Everything I Never Told You
by Celeste Ng

“Lydia is dead. But they don’t know this yet.” So begins this exquisite novel about a Chinese American family living in 1970s small-town Ohio. Lydia is the favorite child of Marilyn and James Lee, and her parents are determined that she will fulfill the dreams they were unable to pursue. But when Lydia’s body is found in the local lake, the delicate balancing act that has been keeping the Lee family together is destroyed, tumbling them into chaos. A profoundly moving story of family, secrets, and longing, Everything I Never Told You is both a gripping page-turner and a sensitive family portrait, uncovering the ways in which mothers and daughters, fathers and sons, and husbands and wives struggle, all their lives, to understand one another.

The Miniaturist
by Jessie Burton

Set in seventeenth century Amsterdam—a city ruled by glittering wealth and oppressive religion—The Miniaturist is a masterful debut steeped in atmosphere and shimmering with mystery, in the tradition of Emma Donoghue, Sarah Waters, and Sarah Dunant. ”There is nothing hidden that will not be revealed...“ On a brisk autumn day in 1686, eighteen-year-old Nella Oortman arrives in Amsterdam to begin a new life as the wife of illustrious merchant trader Johannes Brandt. But her new home, while splendorous, is not welcoming. Johannes is kind yet distant, always locked in his study or at his warehouse office—leaving Nella alone with his sister, the sharp-tongued and forbidding Marin. But Nella’s world changes when Johannes presents her with an extraordinary wedding gift: a cabinet-sized replica of their home. To furnish her gift, Nella engages the services of a miniaturist—an elusive and enigmatic artist whose tiny creations mirror their real-life counterparts in eerie and unexpected ways...Johannes’ gift helps Nella to pierce the closed world of the Brandt household. But as she uncovers its unusual secrets, she begins to understand—and fear—the escalating dangers that await them all. In this repressively pious society where gold is worshipped second only to God, to be different is a threat to the moral fabric of society, and not even a man as rich as Johannes is safe. Only one person seems to see the fate that awaits them. Is the miniaturist the key to their salvation . . . or the architect of their destruction? Enchanting, beautiful, and exquisitely suspenseful, The Miniaturist is a magnificent story of love and obsession, betrayal and retribution, appearance and truth.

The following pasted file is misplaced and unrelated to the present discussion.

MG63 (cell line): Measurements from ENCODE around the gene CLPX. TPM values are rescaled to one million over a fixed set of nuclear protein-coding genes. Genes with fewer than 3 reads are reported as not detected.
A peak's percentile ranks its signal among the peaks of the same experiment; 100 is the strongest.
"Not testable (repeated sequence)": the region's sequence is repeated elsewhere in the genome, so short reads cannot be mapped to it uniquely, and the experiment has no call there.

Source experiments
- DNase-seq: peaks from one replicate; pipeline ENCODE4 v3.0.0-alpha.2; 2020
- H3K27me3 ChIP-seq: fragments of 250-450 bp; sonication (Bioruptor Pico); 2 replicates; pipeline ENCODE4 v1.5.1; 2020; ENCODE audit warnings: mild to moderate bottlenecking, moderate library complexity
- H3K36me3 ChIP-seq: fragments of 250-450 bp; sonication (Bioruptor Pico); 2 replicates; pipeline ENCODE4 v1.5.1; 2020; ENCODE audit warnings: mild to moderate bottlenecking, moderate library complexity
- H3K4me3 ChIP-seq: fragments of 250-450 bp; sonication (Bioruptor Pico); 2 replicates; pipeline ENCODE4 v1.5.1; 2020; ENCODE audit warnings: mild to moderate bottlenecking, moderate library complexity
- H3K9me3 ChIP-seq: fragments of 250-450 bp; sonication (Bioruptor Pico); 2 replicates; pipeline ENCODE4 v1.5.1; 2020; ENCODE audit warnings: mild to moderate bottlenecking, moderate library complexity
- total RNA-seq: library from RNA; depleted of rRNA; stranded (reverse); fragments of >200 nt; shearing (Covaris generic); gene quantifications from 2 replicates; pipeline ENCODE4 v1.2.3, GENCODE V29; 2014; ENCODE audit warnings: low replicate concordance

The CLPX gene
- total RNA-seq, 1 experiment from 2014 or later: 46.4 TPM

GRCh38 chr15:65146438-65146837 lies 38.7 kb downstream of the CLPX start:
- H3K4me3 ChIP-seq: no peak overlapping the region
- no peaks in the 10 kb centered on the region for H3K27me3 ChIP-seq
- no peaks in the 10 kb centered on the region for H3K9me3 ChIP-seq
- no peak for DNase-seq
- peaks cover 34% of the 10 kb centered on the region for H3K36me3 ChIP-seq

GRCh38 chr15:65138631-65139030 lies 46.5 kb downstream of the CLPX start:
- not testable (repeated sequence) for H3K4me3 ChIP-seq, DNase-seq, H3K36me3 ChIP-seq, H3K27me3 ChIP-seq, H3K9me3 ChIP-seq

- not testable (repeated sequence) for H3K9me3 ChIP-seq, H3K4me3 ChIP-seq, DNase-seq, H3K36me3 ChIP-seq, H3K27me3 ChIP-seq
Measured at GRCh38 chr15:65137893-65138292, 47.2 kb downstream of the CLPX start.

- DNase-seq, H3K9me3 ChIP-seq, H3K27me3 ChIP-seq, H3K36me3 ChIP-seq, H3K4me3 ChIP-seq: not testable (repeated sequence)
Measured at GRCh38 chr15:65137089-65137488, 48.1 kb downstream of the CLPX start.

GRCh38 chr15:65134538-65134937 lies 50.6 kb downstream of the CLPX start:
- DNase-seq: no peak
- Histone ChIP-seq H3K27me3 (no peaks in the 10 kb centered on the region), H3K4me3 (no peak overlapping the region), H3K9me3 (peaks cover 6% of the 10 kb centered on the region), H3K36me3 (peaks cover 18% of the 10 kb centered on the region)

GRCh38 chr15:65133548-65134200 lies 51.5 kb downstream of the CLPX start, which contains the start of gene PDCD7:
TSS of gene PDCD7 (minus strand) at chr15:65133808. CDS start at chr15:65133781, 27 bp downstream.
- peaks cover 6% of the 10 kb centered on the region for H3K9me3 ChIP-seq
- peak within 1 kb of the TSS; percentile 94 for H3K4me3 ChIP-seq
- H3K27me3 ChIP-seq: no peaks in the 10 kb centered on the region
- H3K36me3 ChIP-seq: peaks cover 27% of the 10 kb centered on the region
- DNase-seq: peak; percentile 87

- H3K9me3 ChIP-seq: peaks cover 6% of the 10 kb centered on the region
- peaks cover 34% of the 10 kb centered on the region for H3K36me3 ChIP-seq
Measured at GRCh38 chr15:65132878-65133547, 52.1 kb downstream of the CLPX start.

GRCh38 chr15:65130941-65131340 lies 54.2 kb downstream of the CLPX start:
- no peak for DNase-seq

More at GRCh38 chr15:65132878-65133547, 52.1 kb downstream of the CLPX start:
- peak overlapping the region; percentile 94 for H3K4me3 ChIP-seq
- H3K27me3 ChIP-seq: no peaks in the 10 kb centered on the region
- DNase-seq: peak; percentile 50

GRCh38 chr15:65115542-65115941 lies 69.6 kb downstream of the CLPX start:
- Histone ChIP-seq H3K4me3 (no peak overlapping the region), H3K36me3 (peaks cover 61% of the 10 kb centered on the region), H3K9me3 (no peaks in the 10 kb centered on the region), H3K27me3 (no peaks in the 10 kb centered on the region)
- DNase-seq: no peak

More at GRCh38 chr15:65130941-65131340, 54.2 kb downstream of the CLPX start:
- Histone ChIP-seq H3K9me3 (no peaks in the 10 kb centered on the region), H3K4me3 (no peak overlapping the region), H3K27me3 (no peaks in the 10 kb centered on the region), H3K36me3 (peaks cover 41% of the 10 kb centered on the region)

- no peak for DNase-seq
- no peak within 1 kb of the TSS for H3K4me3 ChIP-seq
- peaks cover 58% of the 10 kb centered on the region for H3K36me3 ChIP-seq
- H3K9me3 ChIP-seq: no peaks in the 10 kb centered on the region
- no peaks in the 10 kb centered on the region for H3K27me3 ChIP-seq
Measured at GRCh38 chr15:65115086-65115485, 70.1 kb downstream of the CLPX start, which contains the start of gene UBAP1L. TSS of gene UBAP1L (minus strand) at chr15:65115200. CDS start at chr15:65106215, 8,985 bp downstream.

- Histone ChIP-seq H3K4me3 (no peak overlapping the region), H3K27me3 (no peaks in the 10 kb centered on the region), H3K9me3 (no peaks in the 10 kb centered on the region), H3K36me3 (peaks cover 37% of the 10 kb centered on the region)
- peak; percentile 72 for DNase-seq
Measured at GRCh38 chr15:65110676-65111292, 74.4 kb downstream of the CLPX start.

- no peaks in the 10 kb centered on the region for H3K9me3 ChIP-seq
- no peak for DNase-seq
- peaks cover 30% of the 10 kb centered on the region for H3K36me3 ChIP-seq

Lovers at the Chameleon Club, Paris 1932
by Francine Prose

A richly imagined and stunningly inventive literary masterpiece of love, art, and betrayal, exploring the genesis of evil, the unforeseen consequences of love, and the ultimate unreliability of storytelling itself. Paris in the 1920s shimmers with excitement, dissipation, and freedom. It is a place of intoxicating ambition, passion, art, and discontent, where louche jazz venues like the Chameleon Club draw expats, artists, libertines, and parvenus looking to indulge their true selves. It is at the Chameleon where the striking Lou Villars, an extraordinary athlete and scandalous cross-dressing lesbian, finds refuge among the club’s loyal denizens, including the rising Hungarian photographer Gabor Tsenyi, the socialite and art patron Baroness Lily de Rossignol; and the caustic American writer Lionel Maine. As the years pass, their fortunes—and the world itself—evolve. Lou falls desperately in love and finds success as a race car driver. Gabor builds his reputation with startlingly vivid and imaginative photographs, including a haunting portrait of Lou and her lover, which will resonate through all their lives. As the exuberant twenties give way to darker times, Lou experiences another metamorphosis—sparked by tumultuous events—that will warp her earnest desire for love and approval into something far more.

Seven Houses in France
by Bernard Atxaga